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HomemibusinessWho’s Talking About You?

Who’s Talking About You?

Oscar Wilde once said “There is only one thing worse than being talked about, and that’s not being talked about.” This is so true for most businesses. Word of mouth referral is one of the most important sources of new patient referrals for an optometry practice at all stages of maturity, and particularly important for new practices. So how do you get it?

Generally speaking there are two types of customers: ‘active referrers’ and ‘passive referrers’.

Active referrers are those who were so impressed with their time in your practice they feel compelled to tell everyone they meet! These are actually a very small part of any customer or patient base. Think about yourself – how many businesses do you actively refer to friends?

The majority of our patients are ‘passive’ referrers. They will gladly tell others how good you are when asked, but do not ordinarily go out of their way to mention you.

Nothing makes an impression like a surprise. It doesn’t have to be big or expensive, just let your patient know you are thinking of them

Studies have shown what we would expect: that a product or a service is a key motivator for both positive and negative referrals from patients. So here’s the first tip:

1. Get Your Service Right

If you don’t handle the care process well you can hardly expect your patient to wander around the community singing your praises. Conversely, superb service will give a patient good reason to send a friend or colleague a message about you. If you’re on top of an error, it can be a positive experience for a patient because you’re showing that, “when the worse happens
we can be trusted to sort it out”.

2. Incentive Schemes Generally Don’t Work

Understanding motivation is essential. Here is a vital point to remember: Patients don’t usually refer to help you, they refer to help their friends, relatives, neighbours and colleagues.

Active referrers have found exceptional value and service, and are keen to let their network know about the opportunity. They’re not thinking, “I must remember to support Tim the Optometrist”. The same applies to passive referrers; they are trying to help their friends to avoid risk or to take advantage of something good. Buying optical products and services is a big risk for consumers. They don’t have much information to make a decision on, but they know it’s going to be expensive. The experience of others is an important measure that can reduce risk. When asked, “Where did you get your glasses?”, your patients will gladly help and tell their friends about you. They will do this provided you don’t give them a reason not to… but paying them or providing discounts won’t make them do it more!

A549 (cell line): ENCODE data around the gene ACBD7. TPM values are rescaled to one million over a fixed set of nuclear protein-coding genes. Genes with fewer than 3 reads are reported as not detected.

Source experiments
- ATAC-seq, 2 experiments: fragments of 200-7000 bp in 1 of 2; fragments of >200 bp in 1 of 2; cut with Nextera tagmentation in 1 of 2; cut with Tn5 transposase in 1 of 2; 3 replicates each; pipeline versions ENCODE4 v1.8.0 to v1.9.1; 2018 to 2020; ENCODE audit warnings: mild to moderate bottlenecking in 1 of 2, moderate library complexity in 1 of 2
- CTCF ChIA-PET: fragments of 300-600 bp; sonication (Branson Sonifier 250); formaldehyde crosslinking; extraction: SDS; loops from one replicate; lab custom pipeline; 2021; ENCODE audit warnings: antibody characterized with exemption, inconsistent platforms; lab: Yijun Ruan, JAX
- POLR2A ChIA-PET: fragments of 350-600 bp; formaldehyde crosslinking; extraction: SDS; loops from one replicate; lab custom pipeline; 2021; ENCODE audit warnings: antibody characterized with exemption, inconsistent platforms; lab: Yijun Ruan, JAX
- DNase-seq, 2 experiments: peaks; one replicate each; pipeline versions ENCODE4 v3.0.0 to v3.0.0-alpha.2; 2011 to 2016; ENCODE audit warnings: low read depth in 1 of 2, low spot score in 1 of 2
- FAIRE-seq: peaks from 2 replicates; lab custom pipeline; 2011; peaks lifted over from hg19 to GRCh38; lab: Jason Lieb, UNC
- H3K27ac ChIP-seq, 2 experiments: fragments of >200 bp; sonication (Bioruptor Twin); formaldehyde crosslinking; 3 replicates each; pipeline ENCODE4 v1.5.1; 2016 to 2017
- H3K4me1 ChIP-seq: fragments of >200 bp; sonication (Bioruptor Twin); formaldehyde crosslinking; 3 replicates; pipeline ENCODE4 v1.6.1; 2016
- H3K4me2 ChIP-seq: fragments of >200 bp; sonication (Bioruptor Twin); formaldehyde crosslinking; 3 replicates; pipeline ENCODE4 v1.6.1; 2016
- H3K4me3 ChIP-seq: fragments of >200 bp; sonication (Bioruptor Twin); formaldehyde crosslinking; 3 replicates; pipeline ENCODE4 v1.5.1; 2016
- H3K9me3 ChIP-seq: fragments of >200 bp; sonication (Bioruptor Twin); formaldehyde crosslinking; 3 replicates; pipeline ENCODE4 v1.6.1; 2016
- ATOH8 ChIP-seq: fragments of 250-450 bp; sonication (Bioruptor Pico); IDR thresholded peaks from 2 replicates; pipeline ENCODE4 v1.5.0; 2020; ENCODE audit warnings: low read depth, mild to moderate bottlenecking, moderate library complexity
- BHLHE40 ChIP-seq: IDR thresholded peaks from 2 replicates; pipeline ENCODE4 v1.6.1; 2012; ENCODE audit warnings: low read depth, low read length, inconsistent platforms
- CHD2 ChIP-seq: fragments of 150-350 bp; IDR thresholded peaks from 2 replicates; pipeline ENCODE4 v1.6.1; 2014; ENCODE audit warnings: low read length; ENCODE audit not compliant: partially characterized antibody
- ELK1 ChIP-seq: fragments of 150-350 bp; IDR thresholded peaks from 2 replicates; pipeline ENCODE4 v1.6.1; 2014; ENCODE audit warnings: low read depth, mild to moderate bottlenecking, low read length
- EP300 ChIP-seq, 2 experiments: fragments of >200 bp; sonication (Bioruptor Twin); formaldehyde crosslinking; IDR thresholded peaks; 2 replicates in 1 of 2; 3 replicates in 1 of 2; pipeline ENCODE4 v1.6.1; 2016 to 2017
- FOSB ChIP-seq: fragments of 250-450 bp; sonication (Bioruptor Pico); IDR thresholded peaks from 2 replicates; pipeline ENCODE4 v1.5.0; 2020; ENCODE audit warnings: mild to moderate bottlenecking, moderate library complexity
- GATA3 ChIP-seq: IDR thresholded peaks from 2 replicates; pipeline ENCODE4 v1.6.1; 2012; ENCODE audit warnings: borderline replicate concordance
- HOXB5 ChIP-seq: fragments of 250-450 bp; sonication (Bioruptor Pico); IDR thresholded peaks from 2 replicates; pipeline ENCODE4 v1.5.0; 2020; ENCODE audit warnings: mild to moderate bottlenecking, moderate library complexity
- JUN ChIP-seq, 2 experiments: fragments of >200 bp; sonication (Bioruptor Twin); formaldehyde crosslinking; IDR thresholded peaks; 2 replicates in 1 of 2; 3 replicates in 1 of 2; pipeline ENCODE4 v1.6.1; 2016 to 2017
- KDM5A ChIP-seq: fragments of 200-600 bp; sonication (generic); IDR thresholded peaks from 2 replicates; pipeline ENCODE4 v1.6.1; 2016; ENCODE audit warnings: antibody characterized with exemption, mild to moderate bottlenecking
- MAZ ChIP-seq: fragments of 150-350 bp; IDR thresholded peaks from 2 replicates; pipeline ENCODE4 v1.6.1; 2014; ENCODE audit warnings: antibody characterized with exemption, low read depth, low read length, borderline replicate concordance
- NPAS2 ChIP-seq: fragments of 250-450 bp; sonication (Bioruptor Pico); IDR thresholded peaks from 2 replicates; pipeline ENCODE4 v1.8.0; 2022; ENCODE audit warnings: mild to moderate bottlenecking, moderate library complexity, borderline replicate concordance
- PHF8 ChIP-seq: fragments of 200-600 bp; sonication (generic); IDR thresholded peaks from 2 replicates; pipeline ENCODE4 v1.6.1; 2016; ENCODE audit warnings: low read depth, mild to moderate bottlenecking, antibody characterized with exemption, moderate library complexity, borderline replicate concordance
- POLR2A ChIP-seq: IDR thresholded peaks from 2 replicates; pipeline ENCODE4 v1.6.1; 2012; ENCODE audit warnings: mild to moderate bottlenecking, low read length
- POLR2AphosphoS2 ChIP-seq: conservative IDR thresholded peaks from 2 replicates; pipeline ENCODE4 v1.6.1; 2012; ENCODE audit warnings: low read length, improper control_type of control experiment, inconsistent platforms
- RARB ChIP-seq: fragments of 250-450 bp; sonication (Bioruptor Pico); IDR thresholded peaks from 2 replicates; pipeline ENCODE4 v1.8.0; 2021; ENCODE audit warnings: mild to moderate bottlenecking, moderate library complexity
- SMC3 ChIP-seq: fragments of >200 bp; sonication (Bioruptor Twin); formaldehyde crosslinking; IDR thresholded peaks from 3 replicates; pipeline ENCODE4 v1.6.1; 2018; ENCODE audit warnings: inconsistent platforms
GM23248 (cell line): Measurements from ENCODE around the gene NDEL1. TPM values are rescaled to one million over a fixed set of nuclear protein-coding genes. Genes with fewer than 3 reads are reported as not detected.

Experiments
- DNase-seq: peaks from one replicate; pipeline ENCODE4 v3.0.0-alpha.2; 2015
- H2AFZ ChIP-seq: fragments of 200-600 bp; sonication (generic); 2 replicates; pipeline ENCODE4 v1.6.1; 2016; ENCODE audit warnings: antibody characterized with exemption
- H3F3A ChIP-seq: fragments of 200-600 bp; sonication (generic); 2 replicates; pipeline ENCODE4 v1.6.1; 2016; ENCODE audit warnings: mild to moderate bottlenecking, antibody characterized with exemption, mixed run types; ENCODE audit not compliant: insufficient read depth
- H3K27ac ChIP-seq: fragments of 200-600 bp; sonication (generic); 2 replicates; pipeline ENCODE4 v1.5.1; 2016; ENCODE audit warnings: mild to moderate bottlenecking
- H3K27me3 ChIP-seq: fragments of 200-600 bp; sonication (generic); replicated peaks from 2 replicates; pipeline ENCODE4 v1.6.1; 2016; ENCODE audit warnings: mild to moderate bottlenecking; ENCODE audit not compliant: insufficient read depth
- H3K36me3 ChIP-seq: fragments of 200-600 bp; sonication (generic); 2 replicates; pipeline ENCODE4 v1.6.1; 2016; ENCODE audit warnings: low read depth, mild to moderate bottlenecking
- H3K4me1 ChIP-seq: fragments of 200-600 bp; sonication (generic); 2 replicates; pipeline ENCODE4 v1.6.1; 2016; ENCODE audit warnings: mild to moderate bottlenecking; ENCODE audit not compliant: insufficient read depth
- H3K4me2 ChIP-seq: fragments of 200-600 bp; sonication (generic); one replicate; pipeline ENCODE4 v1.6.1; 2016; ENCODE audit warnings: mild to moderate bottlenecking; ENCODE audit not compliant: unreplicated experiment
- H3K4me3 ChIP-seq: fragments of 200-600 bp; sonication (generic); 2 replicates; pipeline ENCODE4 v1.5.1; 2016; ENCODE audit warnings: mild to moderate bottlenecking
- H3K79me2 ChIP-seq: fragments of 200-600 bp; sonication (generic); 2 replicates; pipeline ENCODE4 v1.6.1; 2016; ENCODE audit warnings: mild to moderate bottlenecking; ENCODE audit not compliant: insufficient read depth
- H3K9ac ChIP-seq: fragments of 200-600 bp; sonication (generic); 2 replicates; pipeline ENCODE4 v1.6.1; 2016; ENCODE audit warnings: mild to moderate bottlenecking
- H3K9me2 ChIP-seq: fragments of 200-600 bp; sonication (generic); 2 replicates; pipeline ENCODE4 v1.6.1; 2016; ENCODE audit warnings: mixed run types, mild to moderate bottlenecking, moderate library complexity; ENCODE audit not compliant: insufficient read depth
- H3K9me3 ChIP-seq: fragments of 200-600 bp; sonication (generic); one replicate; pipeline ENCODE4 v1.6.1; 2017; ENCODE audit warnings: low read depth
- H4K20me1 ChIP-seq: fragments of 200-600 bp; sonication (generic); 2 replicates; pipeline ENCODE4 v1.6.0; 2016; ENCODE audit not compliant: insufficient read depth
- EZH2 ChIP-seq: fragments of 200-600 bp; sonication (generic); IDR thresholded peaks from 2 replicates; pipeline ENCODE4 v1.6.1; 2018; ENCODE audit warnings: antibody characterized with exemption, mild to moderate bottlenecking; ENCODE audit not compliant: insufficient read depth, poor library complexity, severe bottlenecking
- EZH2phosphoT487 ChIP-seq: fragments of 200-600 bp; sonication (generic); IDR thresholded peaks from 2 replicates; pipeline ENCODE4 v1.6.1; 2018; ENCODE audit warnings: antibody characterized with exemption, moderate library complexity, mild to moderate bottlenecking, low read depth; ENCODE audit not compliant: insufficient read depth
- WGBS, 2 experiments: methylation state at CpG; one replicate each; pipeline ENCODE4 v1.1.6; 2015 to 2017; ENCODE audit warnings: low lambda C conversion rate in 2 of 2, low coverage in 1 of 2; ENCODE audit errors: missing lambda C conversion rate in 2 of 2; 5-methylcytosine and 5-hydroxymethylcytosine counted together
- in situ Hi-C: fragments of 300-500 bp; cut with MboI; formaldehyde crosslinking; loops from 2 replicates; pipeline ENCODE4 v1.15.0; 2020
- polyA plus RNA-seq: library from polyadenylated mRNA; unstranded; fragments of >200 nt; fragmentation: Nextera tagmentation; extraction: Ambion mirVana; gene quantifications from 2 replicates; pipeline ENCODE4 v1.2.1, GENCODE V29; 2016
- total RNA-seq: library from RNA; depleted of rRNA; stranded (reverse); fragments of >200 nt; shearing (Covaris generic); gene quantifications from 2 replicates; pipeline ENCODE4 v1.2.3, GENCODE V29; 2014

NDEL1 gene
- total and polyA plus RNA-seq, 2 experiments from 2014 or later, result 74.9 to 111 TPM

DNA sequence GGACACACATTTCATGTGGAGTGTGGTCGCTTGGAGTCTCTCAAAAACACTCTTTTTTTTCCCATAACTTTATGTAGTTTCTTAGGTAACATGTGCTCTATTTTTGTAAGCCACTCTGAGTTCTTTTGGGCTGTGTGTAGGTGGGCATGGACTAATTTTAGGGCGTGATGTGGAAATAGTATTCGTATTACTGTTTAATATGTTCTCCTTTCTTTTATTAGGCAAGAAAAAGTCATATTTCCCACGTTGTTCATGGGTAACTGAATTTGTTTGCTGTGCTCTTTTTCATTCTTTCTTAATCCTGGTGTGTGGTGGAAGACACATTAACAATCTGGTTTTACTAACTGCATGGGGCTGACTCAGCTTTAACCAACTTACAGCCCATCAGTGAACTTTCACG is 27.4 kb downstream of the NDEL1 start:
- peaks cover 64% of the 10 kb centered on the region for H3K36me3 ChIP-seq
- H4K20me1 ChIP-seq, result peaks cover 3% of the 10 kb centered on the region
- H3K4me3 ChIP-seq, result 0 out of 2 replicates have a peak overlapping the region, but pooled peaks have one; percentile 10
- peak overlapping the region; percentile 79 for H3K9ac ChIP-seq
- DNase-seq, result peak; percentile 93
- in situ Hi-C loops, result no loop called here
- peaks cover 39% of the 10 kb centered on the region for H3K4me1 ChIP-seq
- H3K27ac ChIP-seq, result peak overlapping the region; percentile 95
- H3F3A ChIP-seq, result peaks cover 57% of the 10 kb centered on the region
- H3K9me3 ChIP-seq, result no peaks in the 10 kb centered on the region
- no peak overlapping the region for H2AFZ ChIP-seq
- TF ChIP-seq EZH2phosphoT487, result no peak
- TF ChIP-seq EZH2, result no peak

A few years ago I knew a practice that offered patients a 10 per cent discount cumulative to 50 per cent for every referral. Over a couple of years very few, if any, patients used it.

When your practice is new, your patients are probably going to have some sort of connection with you, or will try to give you a ‘leg-up’. Nobody likes to see nice people in trouble and if patients can help you get going they will. They are more likely to actively refer new practices than established practices.

3. Give Something Unexpected

Nothing makes an impression like a surprise. It doesn’t have to be big or expensive, just let your patient know you are thinking of them. Drop a small gift into their collection bag, add a lens benefit or a small box of chocolates. Use your imagination. The extra benefit will make an impression that they are likely to tell others about.

4. Recognise and Thank Referrers

We all know positive reinforcement of a desired behaviour will cause it to be repeated. When a patient refers someone to you, drop them a note to say thanks. Take the time to hand write and sign it. A ‘form’ letter is better than nothing, but this is a personal relationship and a standard letter barely meets the standard. If Mrs. Jones has sent six friends in a few weeks, maybe a bunch of flowers is in order.

5. Network and Stay in Touch

Not all referrals need to come from patients. Related businesses, friends, formal network groups, business forums and suppliers can all be important sources of new patients. Take the time to be involved in these groups and communicate with them appropriately. Attending their meetings and including them in newsletter distributions are all good. Promote businesses that aren’t in competition with you. They might reciprocate. Naturally, your existing patients need to know you still care, so you need to be in touch appropriately.

Direct marketing is one of the most cost effective ways of generating new business and when we engage our existing patients we will not only get more referrals, but we will be more likely to prevent loss of patients to competitors.

Mark Overton Bsc MBA is the Managing Director of Ideology Consulting. Mark has extensive experience in general management, consulting and professional service roles. He has consulted to over 400 organisations across Australia including optometry practices, public hospitals, federal government medical research institutions and professional associations.